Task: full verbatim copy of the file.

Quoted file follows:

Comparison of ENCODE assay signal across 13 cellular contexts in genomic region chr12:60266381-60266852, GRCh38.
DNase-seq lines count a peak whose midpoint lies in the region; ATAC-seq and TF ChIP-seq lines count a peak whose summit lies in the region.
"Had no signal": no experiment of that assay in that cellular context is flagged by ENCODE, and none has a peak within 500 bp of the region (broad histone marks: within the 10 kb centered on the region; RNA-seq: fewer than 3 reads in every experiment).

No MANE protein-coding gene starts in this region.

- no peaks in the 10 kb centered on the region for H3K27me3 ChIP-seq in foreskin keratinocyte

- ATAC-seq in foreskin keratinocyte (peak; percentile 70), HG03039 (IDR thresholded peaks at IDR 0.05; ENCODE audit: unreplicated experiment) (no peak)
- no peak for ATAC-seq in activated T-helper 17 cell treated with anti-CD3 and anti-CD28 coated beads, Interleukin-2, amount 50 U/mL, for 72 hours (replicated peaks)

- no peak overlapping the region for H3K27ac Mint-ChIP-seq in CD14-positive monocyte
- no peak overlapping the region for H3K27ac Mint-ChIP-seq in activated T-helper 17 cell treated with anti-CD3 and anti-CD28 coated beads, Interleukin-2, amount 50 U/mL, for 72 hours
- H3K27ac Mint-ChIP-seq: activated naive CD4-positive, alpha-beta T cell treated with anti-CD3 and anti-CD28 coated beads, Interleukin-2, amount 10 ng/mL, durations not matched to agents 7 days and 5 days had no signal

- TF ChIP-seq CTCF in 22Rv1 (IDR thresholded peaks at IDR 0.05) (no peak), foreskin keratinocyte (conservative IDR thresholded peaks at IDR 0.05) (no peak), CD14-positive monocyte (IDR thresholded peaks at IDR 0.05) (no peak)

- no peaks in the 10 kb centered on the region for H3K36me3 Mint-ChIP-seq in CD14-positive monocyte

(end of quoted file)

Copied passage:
Comparison of ENCODE assay signal across 13 cellular contexts in genomic region chr12:60266381-60266852, GRCh38.
DNase-seq lines count a peak whose midpoint lies in the region; ATAC-seq and TF ChIP-seq lines count a peak whose summit lies in the region.
"Had no signal": no experiment of that assay in that cellular context is flagged by ENCODE, and none has a peak within 500 bp of the region (broad histone marks: within the 10 kb centered on the region; RNA-seq: fewer than 3 reads in every experiment).

No MANE protein-coding gene starts in this region.

- no peaks in the 10 kb centered on the region for H3K27me3 ChIP-seq in foreskin keratinocyte

- ATAC-seq in foreskin keratinocyte (peak; percentile 70), HG03039 (IDR thresholded peaks at IDR 0.05; ENCODE audit: unreplicated experiment) (no peak)
- no peak for ATAC-seq in activated T-helper 17 cell treated with anti-CD3 and anti-CD28 coated beads, Interleukin-2, amount 50 U/mL, for 72 hours (replicated peaks)

- no peak overlapping the region for H3K27ac Mint-ChIP-seq in CD14-positive monocyte
- no peak overlapping the region for H3K27ac Mint-ChIP-seq in activated T-helper 17 cell treated with anti-CD3 and anti-CD28 coated beads, Interleukin-2, amount 50 U/mL, for 72 hours
- H3K27ac Mint-ChIP-seq: activated naive CD4-positive, alpha-beta T cell treated with anti-CD3 and anti-CD28 coated beads, Interleukin-2, amount 10 ng/mL, durations not matched to agents 7 days and 5 days had no signal

- TF ChIP-seq CTCF in 22Rv1 (IDR thresholded peaks at IDR 0.05) (no peak), foreskin keratinocyte (conservative IDR thresholded peaks at IDR 0.05) (no peak), CD14-positive monocyte (IDR thresholded peaks at IDR 0.05) (no peak)

- no peaks in the 10 kb centered on the region for H3K36me3 Mint-ChIP-seq in CD14-positive monocyte